Why Should I Learn How To Do It?

Learning how to stipple a gun is not a must, but because you want your firearm customized, why not do the gun modification yourself? This way, you can be sure that the job is done on the gun perfectly. You can get a tip from videos or people who have tried it on their grips.

You can also pay for someone who can do the stipple job, but why spend so much when you can simply purchase some cheap soldering iron and work on your gun, choosing your personal preference?

Benefits Of Stippling A Gun

Benefits Of Stippling A Gun

Stippling is a permanent modification to your handguns which many shooters are already doing. Any firearm that has a polymer frame or plastic, in general, can have stippling on it. 

Some are hesitant, saying that this may affect their gun’s resale value, but that is a different situation. There are several reasons why you should draw a pattern on your weapon. 

  • It makes the handguns aesthetically pleasing and customizable.
  • It gives a better grip on the gun.
  • It reduces overall grip size.
  • Stippling provides more personalization to the gun.
  • It also adds a consistency factor.

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Safety Tips

  • Watch out for the heat! – Remember that you will be using tools that may burn your skin. Soldering irons are scalding hot, so make sure it is away from your epidermis. 
  • Set your focus. – Your mind should be on the task at hand to avoid mistakes and accidents.
  • Take your time. – Nothing good will come out of rushing. Patience, they say, is a talent.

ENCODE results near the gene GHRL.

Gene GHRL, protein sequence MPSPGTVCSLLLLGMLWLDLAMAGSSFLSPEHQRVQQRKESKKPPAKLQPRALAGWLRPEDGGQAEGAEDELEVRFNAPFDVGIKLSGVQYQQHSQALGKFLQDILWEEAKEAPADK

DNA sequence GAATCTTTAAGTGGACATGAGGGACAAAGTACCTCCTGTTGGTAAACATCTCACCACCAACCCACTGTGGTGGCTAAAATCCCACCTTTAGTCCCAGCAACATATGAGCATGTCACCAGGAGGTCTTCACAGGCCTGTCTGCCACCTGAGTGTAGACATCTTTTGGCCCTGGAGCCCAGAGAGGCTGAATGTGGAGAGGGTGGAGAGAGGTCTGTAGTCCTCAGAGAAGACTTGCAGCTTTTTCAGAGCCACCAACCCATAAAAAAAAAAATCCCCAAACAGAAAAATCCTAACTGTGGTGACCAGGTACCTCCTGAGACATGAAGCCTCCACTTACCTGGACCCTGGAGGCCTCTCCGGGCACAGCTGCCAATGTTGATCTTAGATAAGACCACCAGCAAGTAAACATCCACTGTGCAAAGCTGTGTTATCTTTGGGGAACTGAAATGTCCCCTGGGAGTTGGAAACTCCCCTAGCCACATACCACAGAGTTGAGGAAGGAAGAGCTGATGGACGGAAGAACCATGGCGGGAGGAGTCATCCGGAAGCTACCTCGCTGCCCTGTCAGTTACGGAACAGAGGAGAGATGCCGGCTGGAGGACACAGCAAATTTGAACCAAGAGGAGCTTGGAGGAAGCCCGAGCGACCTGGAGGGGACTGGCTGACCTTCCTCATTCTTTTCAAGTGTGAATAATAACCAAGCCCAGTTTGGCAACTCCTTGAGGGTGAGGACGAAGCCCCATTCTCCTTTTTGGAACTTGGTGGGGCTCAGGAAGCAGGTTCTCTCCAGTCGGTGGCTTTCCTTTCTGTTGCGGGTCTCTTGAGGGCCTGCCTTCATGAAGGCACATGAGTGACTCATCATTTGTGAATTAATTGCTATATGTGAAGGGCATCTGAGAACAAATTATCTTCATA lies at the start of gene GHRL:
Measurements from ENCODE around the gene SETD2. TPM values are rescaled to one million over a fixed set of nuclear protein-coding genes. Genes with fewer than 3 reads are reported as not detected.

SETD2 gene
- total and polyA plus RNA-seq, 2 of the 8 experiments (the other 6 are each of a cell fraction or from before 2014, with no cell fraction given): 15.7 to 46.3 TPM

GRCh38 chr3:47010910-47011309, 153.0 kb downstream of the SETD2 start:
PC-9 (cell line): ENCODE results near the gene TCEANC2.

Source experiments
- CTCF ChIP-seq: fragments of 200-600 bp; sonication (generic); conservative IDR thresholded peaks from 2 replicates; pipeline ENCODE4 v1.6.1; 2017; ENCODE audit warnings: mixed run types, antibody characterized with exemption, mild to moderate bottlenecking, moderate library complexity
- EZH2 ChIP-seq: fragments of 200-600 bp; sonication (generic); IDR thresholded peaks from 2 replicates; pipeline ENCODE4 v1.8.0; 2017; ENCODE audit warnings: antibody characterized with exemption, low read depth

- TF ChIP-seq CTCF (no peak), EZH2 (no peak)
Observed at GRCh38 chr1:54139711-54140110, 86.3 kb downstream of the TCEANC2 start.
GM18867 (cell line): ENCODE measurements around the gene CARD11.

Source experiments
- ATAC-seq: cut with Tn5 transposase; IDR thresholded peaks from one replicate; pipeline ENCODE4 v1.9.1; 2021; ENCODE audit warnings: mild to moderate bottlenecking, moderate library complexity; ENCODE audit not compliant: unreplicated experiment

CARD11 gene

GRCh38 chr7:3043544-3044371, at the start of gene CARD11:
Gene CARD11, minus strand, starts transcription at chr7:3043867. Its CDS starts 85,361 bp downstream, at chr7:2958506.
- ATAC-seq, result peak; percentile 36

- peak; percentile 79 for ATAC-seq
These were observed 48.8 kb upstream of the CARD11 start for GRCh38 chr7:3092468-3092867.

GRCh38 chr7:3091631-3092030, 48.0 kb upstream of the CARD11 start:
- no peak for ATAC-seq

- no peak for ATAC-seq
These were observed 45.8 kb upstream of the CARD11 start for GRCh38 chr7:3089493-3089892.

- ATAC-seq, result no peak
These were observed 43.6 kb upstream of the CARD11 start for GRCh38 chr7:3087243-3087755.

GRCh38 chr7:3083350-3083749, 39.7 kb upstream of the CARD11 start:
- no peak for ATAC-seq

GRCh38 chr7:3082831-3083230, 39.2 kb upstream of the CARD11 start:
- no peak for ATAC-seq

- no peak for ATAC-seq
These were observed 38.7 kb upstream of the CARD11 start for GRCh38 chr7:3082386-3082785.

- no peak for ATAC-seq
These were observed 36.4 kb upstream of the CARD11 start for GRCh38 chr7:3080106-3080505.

• Don’t dwell on mistakes. – If you made one, don’t hang on to it. Learn from that and move on. 
  • Ask questions.– It does not matter if you are not an expert yet.

FAQS

It actually does not require the help of a professional gunsmith if you want to customize your gun. The value is the only thing that may be affected if this is not done by a professional. They just happen to learn how to stipple ahead of you.

If you have it done by professionals with skills, it will range from $75-$300, depending on the stippling jobs you want to do on your grip. Or, you can do it yourself and spend $8-$15 for some cheap soldering guns and a Dremel tool.

If you do not want to resort to a permanent solution, you can also opt for Talon grips or grip tape, just wear and tear options. These do not last for long, which will end up more costly if you sum up all expenses.

Final Thoughts On Gun Stippling

Sometimes, going out of the ordinary gives a better result. If you have sweaty hands and need more grip on your pistol, then a stipple will give you that firm grip you are looking for. Stippling is no longer just a fad. Instead, stippling can make your shooting experience a lot safer and more comfortable. 

Having your grip done solely depends on you, as this is not really for everyone. If you are unsure about doing it to your Glock grips, you can watch some videos where you can get a tip or two on how to do the thing called stippling.

References:

  1. https://www.sciencedirect.com/topics/engineering/soldering-iron